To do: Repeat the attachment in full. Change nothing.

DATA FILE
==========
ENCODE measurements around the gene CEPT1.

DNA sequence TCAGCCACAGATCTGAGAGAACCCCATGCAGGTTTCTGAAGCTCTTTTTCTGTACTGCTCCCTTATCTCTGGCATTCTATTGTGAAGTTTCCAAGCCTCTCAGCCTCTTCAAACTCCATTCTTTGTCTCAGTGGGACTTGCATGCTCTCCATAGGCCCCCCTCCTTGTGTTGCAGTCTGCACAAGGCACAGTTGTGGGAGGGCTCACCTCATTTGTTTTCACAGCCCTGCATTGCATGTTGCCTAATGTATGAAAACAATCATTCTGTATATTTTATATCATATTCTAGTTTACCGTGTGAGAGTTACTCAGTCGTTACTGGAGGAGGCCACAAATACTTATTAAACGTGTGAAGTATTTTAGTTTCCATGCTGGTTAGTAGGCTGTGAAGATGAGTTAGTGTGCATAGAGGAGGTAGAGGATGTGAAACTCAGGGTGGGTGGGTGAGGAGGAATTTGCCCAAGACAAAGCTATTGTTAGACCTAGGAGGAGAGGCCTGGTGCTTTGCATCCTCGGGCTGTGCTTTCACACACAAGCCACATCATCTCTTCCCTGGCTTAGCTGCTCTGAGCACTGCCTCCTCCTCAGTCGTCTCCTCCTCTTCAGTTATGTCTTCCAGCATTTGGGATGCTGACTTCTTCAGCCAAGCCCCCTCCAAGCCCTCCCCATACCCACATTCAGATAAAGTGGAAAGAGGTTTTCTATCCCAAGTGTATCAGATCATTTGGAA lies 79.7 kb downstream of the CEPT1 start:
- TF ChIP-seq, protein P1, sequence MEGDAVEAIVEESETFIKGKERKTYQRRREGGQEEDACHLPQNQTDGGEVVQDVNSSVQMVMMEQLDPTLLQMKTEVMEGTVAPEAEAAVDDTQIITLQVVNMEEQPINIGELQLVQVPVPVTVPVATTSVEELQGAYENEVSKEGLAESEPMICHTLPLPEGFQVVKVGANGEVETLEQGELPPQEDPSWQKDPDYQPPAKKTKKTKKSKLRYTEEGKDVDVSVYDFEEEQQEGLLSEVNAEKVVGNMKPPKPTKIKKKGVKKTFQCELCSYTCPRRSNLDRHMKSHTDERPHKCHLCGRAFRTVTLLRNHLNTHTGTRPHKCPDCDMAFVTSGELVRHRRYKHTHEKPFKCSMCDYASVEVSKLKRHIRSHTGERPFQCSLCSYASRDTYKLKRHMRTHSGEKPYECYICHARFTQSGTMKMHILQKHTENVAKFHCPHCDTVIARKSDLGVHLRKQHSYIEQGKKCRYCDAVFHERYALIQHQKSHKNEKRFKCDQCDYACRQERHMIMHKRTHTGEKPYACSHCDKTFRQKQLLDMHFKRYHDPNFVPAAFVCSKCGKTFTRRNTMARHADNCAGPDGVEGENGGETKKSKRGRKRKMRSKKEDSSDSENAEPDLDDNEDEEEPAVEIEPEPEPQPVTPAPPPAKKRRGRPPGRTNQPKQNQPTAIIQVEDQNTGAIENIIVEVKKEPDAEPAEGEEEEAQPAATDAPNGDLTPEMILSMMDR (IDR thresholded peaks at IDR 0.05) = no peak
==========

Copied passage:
ENCODE measurements around the gene CEPT1.

DNA sequence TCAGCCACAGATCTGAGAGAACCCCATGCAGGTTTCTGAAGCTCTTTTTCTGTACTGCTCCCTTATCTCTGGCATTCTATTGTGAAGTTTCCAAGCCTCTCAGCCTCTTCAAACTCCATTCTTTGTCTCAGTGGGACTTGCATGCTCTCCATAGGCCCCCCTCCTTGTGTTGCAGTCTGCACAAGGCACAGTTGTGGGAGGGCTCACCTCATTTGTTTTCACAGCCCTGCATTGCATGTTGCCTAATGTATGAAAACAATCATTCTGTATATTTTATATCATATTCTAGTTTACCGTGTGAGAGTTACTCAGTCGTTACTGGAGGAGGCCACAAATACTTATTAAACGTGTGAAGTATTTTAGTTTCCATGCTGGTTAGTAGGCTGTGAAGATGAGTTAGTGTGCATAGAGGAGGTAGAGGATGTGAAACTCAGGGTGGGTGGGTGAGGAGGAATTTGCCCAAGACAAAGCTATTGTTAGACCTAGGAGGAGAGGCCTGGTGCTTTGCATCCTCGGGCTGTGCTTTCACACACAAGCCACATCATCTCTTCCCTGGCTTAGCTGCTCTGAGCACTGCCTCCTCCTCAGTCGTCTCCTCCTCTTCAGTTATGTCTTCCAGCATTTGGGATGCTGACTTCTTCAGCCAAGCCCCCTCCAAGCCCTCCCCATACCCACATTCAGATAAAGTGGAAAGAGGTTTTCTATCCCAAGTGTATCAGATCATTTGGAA lies 79.7 kb downstream of the CEPT1 start:
- TF ChIP-seq, protein P1, sequence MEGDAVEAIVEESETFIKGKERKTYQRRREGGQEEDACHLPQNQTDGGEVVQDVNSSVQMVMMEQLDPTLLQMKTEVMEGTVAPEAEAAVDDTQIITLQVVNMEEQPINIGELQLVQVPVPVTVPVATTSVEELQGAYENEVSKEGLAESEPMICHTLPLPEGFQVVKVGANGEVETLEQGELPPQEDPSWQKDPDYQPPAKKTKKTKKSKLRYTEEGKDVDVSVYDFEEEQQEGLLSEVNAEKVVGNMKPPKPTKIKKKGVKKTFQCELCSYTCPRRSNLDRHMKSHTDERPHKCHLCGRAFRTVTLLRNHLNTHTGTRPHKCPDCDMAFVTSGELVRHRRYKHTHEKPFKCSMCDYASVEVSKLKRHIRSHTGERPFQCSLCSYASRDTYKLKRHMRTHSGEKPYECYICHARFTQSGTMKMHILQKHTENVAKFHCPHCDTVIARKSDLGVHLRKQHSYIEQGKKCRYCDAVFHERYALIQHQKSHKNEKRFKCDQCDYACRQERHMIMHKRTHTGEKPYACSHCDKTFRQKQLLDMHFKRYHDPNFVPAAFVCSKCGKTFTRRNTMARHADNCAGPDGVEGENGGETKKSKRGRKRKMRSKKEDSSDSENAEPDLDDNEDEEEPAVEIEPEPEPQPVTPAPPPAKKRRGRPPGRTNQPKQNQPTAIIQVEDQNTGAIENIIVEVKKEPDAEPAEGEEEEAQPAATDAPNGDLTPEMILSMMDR (IDR thresholded peaks at IDR 0.05) = no peak